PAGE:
This I don't know for sure (I was natural science/ psych). However, two of my very good friends loved the program and did very prestigous research/ had great study abroad experiences. I know the department is also very small and intimate.
5.) What’s the deal with the no cars rule for 1st years? Are they actually allowed to do that?
If things have not changed, parking is shit on campus. Don't worry, I never had access to a car until senior year and it was fine. The buses are pretty good, and if you like to bike, Rochester is one of the most bike-able cities ever.
6.) What’s the crime rate like?
The crime rate is bad, but not where the campus is, nor where the Eastman school of music is. People will lie, spread rumors, and ignorance, but trust me...living off-campus and being a small female who often rode her bike alone did not cause me to lead a perilous life. The crime rate is bad because of inner-city youth gang/ drug violence and unfortunately (I guess some would say fortunately) U of R is a chapel on a hill that is shielded from that. The east side of the city is great if you are into local/ sustainable types of establishments.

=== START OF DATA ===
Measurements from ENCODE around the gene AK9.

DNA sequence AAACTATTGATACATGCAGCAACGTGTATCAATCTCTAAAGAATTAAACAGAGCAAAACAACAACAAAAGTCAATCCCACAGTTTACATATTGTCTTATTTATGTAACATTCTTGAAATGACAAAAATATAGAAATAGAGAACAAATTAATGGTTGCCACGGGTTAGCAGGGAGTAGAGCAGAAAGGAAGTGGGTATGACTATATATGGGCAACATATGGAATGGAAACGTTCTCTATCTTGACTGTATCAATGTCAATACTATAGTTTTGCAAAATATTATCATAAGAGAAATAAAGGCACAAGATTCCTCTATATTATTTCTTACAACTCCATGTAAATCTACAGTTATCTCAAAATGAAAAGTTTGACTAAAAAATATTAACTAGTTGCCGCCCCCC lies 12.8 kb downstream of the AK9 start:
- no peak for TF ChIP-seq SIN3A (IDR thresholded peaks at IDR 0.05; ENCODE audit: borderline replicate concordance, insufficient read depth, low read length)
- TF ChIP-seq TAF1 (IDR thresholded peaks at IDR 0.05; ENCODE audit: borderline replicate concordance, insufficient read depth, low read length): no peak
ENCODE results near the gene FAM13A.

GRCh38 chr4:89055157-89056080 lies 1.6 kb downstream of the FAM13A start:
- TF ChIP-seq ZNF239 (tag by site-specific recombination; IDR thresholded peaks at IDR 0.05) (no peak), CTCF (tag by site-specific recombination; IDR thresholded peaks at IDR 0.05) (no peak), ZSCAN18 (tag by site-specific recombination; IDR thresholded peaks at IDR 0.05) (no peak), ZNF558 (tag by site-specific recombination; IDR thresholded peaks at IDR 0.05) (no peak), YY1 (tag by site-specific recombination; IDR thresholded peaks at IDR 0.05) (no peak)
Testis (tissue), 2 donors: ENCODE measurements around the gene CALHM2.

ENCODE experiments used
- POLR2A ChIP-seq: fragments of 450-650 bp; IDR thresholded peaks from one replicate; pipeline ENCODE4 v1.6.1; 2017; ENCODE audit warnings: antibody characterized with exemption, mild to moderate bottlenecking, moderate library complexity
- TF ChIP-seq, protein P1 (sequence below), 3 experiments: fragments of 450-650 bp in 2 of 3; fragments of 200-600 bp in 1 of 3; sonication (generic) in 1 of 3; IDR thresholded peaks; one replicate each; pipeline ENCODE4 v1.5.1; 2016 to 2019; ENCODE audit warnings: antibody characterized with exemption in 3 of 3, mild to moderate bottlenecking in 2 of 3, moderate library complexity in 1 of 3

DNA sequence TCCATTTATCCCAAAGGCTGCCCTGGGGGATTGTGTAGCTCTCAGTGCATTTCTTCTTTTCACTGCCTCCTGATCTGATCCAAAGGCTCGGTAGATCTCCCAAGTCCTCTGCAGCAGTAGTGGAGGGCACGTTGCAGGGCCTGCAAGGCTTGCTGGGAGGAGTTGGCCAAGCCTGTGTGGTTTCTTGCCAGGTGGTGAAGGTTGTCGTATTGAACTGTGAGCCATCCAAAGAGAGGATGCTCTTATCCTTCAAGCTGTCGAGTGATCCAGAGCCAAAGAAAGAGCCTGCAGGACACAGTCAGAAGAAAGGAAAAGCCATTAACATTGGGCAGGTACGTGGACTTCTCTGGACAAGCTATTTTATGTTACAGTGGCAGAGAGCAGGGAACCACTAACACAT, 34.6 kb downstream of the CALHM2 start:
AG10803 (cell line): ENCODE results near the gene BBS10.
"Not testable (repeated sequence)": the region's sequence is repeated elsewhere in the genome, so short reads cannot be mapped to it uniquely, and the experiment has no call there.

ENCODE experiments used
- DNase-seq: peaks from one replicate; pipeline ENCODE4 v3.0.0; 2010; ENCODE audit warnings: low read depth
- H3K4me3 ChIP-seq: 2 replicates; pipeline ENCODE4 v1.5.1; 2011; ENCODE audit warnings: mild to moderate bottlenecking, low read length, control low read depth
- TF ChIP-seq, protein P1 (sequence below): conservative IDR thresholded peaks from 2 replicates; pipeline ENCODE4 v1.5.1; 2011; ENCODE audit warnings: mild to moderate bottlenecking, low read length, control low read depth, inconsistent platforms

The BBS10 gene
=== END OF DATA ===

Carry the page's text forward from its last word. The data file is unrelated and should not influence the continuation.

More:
7.) Are the libraries any good? Are there at least a few great bookstores?
There are WONDERFUL used book stores in Rochester. THe library is great, we have interlibrary loan, so if there is a book you want that Rush Rhees does not have, then they will borrow from another school for you. Seriously, though, I love the used bookstores in Rochester. The bookstores owners are really chill too.